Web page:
You’re trying to improve your credit score and want do so without spending too much money. Getting a new credit card can improve your score, and 0% interest sounds pretty inexpensive, so on the surface this appears to be a great option. Unfortunately, credit card offers aren’t always what they appear.
Whether you can use a no-interest credit card to improve your score depends almost entirely on what your current credit score is. If you’re starting out with a low credit score, then you might have some work to do on your credit score first. However, if you have good credit and you’re looking to upgrade it to excellent status, the answer is probably yes.
Bad to Average Credit
If your credit is below the 630-640 range, it’s unlikely you’ll receive a 0 APR credit card offer. If you do, be wary — it could very well be a scam. In general, great credit card offers are reserved for those with great credit, but don’t worry if that’s not you yet. With a little bit of perseverance and some time, you can have great credit too.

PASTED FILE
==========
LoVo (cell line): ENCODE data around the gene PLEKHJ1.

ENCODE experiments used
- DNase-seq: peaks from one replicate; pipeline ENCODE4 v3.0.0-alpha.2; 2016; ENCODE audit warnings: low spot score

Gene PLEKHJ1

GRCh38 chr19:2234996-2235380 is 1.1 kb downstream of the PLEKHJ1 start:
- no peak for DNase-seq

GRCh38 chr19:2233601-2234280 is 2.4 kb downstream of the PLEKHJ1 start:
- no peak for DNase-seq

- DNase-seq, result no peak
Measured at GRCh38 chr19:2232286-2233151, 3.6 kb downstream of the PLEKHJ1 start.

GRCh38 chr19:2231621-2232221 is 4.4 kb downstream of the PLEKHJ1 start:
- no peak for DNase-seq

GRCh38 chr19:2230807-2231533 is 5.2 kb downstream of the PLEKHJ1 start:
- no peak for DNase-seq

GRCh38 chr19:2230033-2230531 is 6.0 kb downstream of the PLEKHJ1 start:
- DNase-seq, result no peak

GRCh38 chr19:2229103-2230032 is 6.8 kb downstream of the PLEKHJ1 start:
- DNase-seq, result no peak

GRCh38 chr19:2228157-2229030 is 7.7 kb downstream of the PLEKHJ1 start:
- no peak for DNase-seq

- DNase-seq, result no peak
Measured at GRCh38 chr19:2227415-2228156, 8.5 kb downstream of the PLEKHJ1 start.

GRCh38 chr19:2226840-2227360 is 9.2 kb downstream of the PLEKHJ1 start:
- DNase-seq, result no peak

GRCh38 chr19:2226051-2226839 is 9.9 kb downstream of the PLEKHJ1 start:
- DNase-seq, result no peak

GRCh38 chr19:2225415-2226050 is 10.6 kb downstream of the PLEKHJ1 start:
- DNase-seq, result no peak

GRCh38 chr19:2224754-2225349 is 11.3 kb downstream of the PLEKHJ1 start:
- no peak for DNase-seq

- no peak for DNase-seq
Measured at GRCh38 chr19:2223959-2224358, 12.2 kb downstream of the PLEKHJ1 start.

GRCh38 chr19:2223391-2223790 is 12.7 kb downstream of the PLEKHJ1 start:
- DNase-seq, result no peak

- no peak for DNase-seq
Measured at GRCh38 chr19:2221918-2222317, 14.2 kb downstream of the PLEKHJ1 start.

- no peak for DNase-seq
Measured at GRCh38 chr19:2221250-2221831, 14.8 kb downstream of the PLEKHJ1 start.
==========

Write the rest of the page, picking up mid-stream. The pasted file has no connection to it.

Start improving your credit by paying all your bills on time, if you’re not already. If you have a lot of debt now, it’s also a good move to pay some of that down before getting a new credit card. Then, if you still want a credit card, make sure you do your homework and check out the Nerds’ picks for your particular situation and credit score.
Above Average Credit
If your credit is above average and you want to give it a boost, you can probably use a 0% APR card to do it. While a no-interest credit card is a pretty sweet deal, know that there may be other credit cards out there with perks that may better fit your lifestyle. Additionally, if you happen to miss a payment or send it in late, it could void that 0% interest rate, leaving you with a card with few perks.
That 0% rate won’t last forever, and when that interest charge comes back, it can make a serious dent in your budget. You could just close the card account after the introductory interest rate runs out, but that might hurt your credit score. The length of accounts matters, and longer is better. For this reason you should really consider what the interest rate will be after the 0% offer runs out before deciding to apply.
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